Many problems of modern genetics and functional genomics require the assessment of functional effects of sequence variants, including gene expression changes. Machine learning is considered to be a promising approach for solving this task, but its practical applications remain a challenge due to the insufficient volume and diversity of training data. A promising source of valuable data is a saturation mutagenesis massively parallel reporter assay, which quantitatively measures changes in transcription activity caused by sequence variants. Here, we explore the computational predictions of the effects of individual single-nucleotide variants on gene transcription measured in the massively parallel reporter assays, based on the data from the recent “Regulation Saturation” Critical Assessment of Genome Interpretation challenge. We show that the estimated prediction quality strongly depends on the structure of the training and validation data. Particularly, training on the sequence segments located next to the validation data results in the “information leakage” caused by the local context. This information leakage allows reproducing the prediction quality of the best CAGI challenge submissions with a fairly simple machine learning approach, and even obtaining notably better-than-random predictions using irrelevant genomic regions. Validation scenarios preventing such information leakage dramatically reduce the measured prediction quality. The performance at independent regulatory regions entirely excluded from the training set appears to be much lower than needed for practical applications, and even the performance estimation will become reliable only in the future with richer data from multiple reporters. The source code and data are available at https://bitbucket.org/autosomeru_cagi2018/cagi2018_ regsat and https://genomeinterpretation.org/content/expression-variants.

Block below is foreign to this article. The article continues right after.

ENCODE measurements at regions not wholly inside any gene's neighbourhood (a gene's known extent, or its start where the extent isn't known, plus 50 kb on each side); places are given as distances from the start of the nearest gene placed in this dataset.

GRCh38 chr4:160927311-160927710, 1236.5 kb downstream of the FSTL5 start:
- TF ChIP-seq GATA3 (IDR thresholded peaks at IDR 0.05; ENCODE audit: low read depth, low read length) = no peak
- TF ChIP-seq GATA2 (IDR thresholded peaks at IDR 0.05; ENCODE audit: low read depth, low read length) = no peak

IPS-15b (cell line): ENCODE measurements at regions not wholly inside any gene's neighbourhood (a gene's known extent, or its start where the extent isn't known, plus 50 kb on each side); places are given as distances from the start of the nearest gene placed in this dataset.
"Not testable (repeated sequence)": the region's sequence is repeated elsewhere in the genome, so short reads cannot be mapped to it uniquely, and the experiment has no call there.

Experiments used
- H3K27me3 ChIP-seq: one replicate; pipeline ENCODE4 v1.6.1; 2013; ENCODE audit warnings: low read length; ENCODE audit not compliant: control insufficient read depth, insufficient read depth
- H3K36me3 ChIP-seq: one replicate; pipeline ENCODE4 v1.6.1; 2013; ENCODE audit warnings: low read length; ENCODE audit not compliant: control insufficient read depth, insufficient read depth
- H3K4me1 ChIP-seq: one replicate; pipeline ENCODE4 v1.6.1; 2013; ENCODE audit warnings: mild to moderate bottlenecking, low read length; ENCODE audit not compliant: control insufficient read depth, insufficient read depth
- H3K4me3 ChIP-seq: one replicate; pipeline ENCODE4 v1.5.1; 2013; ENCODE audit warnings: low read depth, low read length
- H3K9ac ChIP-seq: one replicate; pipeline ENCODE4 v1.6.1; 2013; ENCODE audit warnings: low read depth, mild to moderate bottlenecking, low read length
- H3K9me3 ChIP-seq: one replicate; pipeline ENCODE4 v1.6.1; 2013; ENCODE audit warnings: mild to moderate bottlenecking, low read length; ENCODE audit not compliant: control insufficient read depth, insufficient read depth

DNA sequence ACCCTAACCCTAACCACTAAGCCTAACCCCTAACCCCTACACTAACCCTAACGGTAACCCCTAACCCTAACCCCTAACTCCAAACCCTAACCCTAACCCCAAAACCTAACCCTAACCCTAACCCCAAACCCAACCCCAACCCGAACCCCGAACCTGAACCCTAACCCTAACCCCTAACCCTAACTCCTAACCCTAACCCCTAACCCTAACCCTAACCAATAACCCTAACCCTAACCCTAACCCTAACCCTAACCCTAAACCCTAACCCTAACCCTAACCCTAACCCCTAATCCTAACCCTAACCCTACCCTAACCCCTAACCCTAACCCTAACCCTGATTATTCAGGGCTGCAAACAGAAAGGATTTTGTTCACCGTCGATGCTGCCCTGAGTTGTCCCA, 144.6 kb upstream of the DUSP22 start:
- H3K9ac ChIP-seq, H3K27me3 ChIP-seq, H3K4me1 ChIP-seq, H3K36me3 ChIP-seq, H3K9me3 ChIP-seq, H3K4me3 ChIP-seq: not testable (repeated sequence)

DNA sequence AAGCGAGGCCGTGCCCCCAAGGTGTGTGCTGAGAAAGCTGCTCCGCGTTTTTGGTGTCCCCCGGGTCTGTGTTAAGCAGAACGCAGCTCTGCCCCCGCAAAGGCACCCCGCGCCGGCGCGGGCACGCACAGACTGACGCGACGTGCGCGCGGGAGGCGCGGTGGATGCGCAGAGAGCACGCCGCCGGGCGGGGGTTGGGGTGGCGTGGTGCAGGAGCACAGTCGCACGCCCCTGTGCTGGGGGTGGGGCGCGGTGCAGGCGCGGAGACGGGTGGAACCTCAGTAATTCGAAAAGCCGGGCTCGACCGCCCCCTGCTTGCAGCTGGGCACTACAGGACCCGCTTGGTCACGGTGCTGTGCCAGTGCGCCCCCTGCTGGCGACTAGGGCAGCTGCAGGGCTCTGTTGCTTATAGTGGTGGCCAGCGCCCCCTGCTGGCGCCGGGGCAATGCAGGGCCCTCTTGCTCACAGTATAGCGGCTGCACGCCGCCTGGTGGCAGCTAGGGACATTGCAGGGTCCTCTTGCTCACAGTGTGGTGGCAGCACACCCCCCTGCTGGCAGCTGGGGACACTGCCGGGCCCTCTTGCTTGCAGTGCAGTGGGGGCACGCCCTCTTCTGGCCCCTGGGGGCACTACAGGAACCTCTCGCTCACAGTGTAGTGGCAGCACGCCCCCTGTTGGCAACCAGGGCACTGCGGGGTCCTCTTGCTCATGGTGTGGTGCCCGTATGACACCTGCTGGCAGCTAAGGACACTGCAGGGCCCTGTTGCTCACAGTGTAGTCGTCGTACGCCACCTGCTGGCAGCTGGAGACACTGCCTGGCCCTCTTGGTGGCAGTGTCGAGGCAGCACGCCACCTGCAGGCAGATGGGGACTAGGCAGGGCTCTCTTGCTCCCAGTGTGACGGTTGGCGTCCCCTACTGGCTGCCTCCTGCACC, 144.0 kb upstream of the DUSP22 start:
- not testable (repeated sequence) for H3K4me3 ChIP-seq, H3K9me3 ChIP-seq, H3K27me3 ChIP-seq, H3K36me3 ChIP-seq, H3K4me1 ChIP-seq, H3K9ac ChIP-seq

- Machine learning
- Regulatory variants
- Saturation mutagenesis massively parallel reporter assay
ASJC Scopus subject areas
- Molecular Medicine